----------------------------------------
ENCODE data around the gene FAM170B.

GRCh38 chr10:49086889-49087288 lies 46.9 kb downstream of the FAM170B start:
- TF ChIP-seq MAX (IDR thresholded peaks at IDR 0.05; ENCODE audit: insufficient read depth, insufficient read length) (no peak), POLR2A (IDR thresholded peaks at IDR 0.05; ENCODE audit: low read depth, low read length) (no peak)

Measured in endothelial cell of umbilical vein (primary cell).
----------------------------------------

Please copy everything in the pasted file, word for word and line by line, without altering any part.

ENCODE data around the gene FAM170B.

GRCh38 chr10:49086889-49087288 lies 46.9 kb downstream of the FAM170B start:
- TF ChIP-seq MAX (IDR thresholded peaks at IDR 0.05; ENCODE audit: insufficient read depth, insufficient read length) (no peak), POLR2A (IDR thresholded peaks at IDR 0.05; ENCODE audit: low read depth, low read length) (no peak)

Measured in endothelial cell of umbilical vein (primary cell).